Common seals: use and limitations
The law provides that certain transactions must be completed by deed in order to be valid.
These include the transfer of an interest in real property and the grant of a power of attorney. There are also circumstances where legal advisers may advise that documents should be executed as deed, for example where assets are being assigned.
Whilst recognising that universities are legally constituted in a number of different ways, deeds are generally validly executed by a university by:
- the affixing of the university’s common seal in accordance with its constitution
- the affixing being witnessed or authenticated by the signature of two authorised individuals (usually members of the governing body).
The requirement for the use of a common seal to execute deeds can lead to practical difficulties for universities, such as the unavailability of individuals to witness its affixation. The impact of COVID-19 resulting in widespread campus closures has exacerbated some of these difficulties.
To legitimately witness a signature, the witness must be present physically and see the Seal being added to the deed. Witnessing is therefore a real time event.
The impact of COVID-19 on the ability for witnesses to physically in-person witness the execution of deeds has raised questions about the attesting of a signature to a deed via a video-link.
At the time of writing, the general conclusions of the Law Commission on this point are that witnessing should be done physically in-person. We do think a change in the law here is likely and would be positive, but we are not there yet.
The position for those universities whose constitution requires the use of the Seal to be “authenticated” could be argued to be different. We can see a good argument that an individual could “authenticate” the use of the Seal via a video call. But this has not been tested in law, so would present some risk.
Aside from the mere act of authenticating or witnessing the use of the Seal, individuals also need to sign a document to attest to the authentication or witnessing.
For a witness, it should be easy to sign the document in wet ink, as the witness must be physically present. For someone remotely “authenticating” the use of the Seal, we can see a good argument that the person could sign electronically.
However, this would immediately raise questions about authentication and witnessing from a switched-on counterparty. For example, the Land Registry would not accept an electronic signature in these circumstances.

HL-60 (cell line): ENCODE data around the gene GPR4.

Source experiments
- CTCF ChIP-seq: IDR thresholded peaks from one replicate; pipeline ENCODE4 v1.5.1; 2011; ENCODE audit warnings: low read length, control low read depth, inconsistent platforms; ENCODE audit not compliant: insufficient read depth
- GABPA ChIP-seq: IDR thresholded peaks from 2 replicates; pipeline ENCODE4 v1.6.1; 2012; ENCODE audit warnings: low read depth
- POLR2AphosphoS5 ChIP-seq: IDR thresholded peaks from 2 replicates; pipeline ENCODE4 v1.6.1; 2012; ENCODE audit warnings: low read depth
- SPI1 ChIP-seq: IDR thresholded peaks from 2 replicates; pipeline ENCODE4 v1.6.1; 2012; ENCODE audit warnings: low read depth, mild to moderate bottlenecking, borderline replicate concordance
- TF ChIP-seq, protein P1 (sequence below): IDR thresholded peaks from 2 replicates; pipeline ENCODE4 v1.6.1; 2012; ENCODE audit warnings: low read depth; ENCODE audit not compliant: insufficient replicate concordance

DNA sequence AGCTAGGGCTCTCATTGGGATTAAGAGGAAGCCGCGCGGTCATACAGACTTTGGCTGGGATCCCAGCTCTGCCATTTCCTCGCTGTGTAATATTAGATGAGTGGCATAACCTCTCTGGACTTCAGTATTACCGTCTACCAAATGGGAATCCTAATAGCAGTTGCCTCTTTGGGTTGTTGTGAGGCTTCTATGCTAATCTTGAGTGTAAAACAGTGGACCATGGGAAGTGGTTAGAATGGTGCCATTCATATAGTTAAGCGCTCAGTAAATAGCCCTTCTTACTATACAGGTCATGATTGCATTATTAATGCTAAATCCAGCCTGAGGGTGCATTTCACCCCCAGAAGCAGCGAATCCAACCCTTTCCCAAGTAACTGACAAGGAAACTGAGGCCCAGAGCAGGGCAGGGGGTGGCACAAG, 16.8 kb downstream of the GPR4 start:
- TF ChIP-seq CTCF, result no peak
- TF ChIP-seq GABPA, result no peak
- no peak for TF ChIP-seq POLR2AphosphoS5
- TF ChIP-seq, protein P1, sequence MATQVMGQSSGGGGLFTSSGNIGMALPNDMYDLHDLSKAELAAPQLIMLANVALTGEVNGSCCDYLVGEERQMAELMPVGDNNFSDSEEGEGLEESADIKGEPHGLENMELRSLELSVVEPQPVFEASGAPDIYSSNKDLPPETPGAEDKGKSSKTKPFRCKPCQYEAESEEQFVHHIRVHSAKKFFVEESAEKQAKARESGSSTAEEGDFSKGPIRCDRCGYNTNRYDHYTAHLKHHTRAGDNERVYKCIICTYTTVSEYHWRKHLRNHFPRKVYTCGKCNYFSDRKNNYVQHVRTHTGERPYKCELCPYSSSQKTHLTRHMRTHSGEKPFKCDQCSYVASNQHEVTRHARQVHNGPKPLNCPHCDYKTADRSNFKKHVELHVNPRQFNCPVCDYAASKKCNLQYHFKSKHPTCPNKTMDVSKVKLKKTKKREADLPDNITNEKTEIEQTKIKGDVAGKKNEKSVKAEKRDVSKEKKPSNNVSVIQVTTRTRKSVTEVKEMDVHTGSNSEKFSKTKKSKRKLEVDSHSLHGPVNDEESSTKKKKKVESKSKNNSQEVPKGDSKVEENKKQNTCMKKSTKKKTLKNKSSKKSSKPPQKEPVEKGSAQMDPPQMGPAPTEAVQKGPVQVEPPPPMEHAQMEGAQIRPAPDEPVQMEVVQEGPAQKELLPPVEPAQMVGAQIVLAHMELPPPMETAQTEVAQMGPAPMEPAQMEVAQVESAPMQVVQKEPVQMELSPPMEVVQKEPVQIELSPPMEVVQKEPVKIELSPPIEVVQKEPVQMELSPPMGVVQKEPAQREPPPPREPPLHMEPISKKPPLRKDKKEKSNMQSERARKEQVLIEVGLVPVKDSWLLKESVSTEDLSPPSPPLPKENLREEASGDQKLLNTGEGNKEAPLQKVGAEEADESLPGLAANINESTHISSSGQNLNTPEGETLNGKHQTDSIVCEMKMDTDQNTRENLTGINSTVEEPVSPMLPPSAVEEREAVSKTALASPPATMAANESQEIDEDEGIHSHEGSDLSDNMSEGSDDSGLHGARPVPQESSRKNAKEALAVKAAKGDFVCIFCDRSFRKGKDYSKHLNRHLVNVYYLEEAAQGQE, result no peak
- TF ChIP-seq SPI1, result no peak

One flexibility which a number of universities have considered is widening the class of person who may witness or authenticate the use of the Seal. This can give real flexibility.
Using a power of attorney
There is an alternative option.
It should be possible for a university to use a power of attorney to execute deeds instead of using a common seal.
Under the power of attorney, the university itself grants an individual (or two individuals) the power to execute deeds on its behalf. Duly appointed attorneys (if they are individuals) are able to execute deeds on behalf of a university in writing without using a seal.
The initial grant of the power of attorney by a university must be executed by deed and therefore will require the use of the common seal. After that, the Seal would no longer be needed.
The University would need to make sure that it has carefully put in place the delegations and legal documents it needs to make the power of attorney valid.
The key risk which we would want to address would be a governance one: the university would still want to keep very tight control on the execution of deeds, and how they are approved and reported.
But it is possible to imagine a system which is still very controlled, whilst also allowing remote approval. Again, the detail must be in the relevant drafting.
This is a rather dry and outdated area of law, relying on case law going back hundreds of years. The legal and governance framework for each university is different, so there is no one answer which will work for all.
But we do believe that, if carefully implemented and governed, there are real benefits and flexibilities open to universities in executing deeds.
Mark Taylor is Partner, and Rachel Soundy is Principal Associate, at Eversheds Sutherland.